A Massachusetts Yankee in Pope Benedict’s Court
U.S. ambassadors are often chosen not for their expertise but because of the size of their campaign contributions. For his next envoy to the Vatican, however, President George W. Bush seems to have opted for one of the best qualified Americans he could find. Harvard law professor Mary Ann Glendon probably knows more people in the Vatican than all of her predecessors combined. She is almost certainly better connected there than any of her future colleagues from the other 175 countries with diplomatic relations with the Holy See. She has a resumé no other diplomat could match, including leading a Vatican delegation to a United Nations conference and advising the Catholic Church on three different pontifical organisations.
The Pittsfield, Massachusetts native still has to be confirmed by the Senate. She would not be the first woman U.S. ambassador to the male bastion that is the Vatican. Corrine “Lindy” Boggs served from 1997 to 2001.
In 1994, Glendon became the first woman to lead a Vatican delegation to an international conference — a role that usually was assigned to clerics, preferrably archbishops. It was the U.N. Conference on Women in Beijing in 1995 (see her account of the conference here). While Pope John Paul’s choice of Glendon for that role raised some eyebrows in the Vatican, it also greatly enhanced her profile as one of the Church’s leading laywomen and academics.Since 2004 she has been president of the Pontifical Academy of Social Sciences, which advises the Pope on social issues, and also serves on the Pontifical Council for the Laity and the Pontifical Council for the Family. She is the author of numerous books , including “Abortion and Divorce in Western Law.”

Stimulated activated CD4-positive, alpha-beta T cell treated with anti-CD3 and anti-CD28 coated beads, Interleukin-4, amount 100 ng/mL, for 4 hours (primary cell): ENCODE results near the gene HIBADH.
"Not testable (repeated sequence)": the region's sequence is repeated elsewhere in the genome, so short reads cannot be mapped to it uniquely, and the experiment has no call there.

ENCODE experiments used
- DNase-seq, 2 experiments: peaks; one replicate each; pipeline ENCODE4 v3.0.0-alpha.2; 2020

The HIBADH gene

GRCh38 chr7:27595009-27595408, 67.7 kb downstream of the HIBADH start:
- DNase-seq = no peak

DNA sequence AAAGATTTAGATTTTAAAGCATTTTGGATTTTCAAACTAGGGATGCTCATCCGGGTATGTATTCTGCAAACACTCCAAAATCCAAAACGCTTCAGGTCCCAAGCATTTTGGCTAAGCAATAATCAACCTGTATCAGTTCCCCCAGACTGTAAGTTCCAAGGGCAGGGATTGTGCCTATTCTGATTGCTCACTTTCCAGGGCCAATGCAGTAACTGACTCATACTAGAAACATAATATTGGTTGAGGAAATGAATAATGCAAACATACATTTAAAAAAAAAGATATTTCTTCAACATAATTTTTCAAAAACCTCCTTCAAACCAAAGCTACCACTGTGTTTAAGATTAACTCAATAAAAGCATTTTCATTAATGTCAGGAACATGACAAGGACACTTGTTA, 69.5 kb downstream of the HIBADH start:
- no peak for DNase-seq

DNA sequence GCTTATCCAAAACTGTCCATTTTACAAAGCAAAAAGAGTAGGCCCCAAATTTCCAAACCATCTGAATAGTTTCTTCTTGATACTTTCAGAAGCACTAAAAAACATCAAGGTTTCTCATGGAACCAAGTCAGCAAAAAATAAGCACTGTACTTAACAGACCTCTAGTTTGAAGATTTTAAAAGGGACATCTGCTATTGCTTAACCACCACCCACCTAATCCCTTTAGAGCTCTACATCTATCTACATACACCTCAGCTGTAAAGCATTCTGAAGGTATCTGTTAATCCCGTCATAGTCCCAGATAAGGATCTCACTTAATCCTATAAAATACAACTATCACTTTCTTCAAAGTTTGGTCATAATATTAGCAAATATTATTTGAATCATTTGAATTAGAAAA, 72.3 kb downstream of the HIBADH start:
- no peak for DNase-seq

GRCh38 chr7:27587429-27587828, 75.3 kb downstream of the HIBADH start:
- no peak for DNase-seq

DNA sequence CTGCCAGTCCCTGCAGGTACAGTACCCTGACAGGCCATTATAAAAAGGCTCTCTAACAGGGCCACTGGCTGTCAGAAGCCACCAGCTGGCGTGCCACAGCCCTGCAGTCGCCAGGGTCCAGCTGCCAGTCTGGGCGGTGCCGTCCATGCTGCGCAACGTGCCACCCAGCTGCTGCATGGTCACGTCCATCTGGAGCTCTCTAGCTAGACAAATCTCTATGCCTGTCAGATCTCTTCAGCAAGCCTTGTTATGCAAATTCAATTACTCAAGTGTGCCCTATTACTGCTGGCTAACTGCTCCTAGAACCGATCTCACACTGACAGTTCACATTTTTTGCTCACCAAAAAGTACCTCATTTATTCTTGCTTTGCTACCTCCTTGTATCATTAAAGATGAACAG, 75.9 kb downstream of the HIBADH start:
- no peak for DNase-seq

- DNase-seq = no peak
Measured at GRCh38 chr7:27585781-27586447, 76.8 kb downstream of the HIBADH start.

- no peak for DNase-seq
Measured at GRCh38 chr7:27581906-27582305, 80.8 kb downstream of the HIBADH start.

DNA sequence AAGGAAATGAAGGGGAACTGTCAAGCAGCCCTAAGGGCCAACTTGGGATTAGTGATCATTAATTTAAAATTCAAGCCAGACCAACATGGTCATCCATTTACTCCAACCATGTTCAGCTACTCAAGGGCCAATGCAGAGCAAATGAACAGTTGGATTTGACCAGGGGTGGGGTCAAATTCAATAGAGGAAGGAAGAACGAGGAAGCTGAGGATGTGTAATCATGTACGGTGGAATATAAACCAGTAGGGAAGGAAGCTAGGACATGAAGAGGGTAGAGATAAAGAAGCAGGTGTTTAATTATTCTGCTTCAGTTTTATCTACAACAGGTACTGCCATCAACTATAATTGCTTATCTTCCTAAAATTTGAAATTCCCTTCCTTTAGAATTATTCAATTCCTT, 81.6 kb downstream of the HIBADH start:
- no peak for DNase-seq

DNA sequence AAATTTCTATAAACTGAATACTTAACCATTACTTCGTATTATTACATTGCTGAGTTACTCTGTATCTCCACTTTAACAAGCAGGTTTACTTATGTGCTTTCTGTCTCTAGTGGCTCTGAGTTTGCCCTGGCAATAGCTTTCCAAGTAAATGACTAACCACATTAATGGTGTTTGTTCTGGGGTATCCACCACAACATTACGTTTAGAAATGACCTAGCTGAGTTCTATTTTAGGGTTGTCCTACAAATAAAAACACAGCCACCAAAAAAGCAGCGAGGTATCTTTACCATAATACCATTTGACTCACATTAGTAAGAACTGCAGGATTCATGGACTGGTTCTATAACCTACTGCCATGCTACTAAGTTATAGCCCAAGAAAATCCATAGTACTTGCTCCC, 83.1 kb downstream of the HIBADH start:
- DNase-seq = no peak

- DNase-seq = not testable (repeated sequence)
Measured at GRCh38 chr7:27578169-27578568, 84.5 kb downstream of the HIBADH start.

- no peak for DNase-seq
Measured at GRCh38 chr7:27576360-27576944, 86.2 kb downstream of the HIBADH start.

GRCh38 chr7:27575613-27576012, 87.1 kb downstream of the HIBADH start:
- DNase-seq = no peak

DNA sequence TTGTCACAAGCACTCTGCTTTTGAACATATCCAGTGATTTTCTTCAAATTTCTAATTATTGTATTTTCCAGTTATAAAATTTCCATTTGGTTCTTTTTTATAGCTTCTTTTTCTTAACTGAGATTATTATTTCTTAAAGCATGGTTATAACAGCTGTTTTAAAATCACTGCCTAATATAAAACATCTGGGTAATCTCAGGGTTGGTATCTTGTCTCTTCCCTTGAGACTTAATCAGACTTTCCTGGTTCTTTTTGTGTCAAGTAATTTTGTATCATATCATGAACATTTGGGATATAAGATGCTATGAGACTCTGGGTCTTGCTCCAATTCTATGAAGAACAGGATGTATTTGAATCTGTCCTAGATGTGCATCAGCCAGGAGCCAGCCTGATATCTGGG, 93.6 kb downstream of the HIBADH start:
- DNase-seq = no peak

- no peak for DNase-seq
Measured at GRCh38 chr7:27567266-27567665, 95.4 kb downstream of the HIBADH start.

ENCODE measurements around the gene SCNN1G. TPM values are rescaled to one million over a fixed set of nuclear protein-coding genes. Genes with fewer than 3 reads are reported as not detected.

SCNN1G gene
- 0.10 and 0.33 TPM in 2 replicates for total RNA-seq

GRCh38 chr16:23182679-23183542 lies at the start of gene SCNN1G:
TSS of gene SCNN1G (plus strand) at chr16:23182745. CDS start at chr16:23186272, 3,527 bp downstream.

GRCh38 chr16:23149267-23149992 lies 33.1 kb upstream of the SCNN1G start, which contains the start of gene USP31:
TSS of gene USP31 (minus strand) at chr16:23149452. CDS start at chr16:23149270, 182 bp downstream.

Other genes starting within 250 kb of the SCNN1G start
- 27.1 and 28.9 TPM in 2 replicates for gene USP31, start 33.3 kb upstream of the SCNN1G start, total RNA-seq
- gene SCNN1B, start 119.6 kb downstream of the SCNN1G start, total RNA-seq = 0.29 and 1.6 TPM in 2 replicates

Cardinal Francis George of Chicago, told the Catholic news agency Zenith that the appointment “will benefit both our country and the Church.”
Amid all the positive comments, a question came to mind among some colleagues who write about the Vatican. Is she too much of an insider? Will she be able to serve both her country and her Church at the same time? The consensus was: if anyone can pull it off, she probably can.
If ratified by the Senate, Glendon will most likely hold her post for only a year. After the 2008 election, the next president, whether Democrat or Republican, would likely appoint someone else, again, as a reward for service rendered in the campaign.